The challenges that prevent this usually fall into two baskets: saving and paying off debt.

Saving is serious stuff. It's the step that allows for investing in the future and building our financial security. A study just came out from ME Bank that found less than half of us (46 per cent) manage to save money on a regular basis and 12 per cent of us dip into personal savings just to make ends meet.

Rest assured, saving, investing and still having money left over for life's comforts can still be achieved.

Here are some of my savings/invest/spending balance suggestions which has worked well for me and my clients as well as some of my best saving for investment tips.

1) Take control of your cash

The starting point to freeing up cash is to know where it's going, so get honest and track your spending. This can be a real eye opener but is crucial to be able to free up cash for saving and investing.

2) Get serious about saving

Growing savings requires commitment. Not sometimes. Not when unexpected money comes in but week in week out it needs to become a habit. It doesn't take a lot to get started to see regular savings become a nest egg to be able to invest with.

3) Get clear on how to reach your financial goals sooner

I cover in my events how clarifying your financial goals will get you where you want to go faster. While there are no overnight get-rich-quick guarantees, there are many options to consider to accelerate your savings and achieve your goals sooner, such as reviewing your budget and spending as per point 1), borrowing and joint ventures are a few to evaluate what is right for you.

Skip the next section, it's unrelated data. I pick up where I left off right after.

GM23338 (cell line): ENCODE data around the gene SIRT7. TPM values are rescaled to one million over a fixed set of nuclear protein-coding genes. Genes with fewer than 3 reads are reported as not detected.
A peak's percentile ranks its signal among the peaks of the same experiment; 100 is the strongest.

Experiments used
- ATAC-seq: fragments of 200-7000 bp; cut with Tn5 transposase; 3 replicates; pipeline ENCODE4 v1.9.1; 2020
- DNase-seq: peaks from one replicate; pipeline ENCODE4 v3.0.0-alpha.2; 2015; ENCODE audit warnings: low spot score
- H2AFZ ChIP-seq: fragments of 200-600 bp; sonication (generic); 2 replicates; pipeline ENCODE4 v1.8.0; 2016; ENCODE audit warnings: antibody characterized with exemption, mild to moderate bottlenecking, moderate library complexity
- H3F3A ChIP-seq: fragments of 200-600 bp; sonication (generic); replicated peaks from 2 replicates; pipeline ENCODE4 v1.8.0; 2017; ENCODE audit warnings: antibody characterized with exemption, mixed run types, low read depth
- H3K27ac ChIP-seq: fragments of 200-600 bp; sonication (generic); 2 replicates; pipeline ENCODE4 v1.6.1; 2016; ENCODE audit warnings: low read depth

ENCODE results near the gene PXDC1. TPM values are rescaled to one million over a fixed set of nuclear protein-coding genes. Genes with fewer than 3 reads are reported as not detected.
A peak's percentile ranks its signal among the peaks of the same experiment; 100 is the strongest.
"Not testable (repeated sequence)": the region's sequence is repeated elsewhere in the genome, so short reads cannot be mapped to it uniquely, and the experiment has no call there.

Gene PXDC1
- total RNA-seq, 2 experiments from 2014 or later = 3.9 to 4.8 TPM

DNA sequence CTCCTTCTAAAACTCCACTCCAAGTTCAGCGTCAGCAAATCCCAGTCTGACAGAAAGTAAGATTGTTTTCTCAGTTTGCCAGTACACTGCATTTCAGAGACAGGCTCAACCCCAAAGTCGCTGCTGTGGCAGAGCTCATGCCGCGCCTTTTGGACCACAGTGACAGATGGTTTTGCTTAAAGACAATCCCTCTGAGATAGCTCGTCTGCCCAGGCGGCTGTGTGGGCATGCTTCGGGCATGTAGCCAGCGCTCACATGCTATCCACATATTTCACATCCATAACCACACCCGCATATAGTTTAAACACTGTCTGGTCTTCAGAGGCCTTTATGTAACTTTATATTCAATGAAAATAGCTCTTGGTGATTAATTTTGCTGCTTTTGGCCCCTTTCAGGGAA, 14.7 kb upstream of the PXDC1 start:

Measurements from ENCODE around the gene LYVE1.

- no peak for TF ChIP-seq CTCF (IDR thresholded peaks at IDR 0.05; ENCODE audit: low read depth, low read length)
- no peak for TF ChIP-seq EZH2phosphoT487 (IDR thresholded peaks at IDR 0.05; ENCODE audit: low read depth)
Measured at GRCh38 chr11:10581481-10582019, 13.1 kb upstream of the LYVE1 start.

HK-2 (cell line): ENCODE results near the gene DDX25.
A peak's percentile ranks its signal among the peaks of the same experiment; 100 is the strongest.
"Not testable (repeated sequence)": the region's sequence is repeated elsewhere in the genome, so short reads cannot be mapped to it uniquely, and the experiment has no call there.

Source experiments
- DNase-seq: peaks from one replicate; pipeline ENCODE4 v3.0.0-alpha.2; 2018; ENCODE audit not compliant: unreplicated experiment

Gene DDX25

4) Immediate wants verssu long-term wants

Learn to prioritise and before you spend, think long term. The key is don't dip into your long-term savings to pay for short-term luxuries. With a little planning you can have both and maintain a healthy sense of balance without too many feelings of "going without".

5) Change your perception

When saving and focusing on "going without" it seems like your friends or work colleagues are buying the fancy car, booking the expensive holiday and living it up. Just because they appear more affluent doesn't mean that they are - they could be living off plastic with no savings for all you know! Focus on your own goals and savings.

Banks should seize on the chance to provide services for children aged between six and 13, who currently have $653 million in personal savings, Roy Morgan research showed.

The research showed around 20 per cent of bank customers has children in this age bracket.

There is obviously a major role to be played by parents to encourage their children to save but banks also need to play a role by providing suitable products and incentive, Roy Morgan industry communications director Norman Morris said..

Success in the longer term will depend on a number of factors and experiences over many years but childrens banking should at least provide a good foundation for an ongoing relationship.

Heritage bank had the largest proportion (25.8 per cent) of customers with children in that age bracket while the Bank of Queensland had the lowest at 18.7 per cent.

Out of the big four banks ANZ had the highest at 22.5 per cent, while the National Australia Bank came last with 20.2 per cent. The Commonwealth Bank of Australia had 20.3 per cent.

The Young Australians Survey of 2,800 children showed children save $285 on average, but there is disparity between the balance distribution, with 21.2 per cent having less than $50, while 10.2 per cent have $1000 or more.

Over a quarter of the children surveyed (26 per cent) either have no savings or cannot say if they do.

Morris added that while childrens banking mainly pushes or education rather than savings levels, but with around one fifth having saved less than $50, more children need to be urged to save.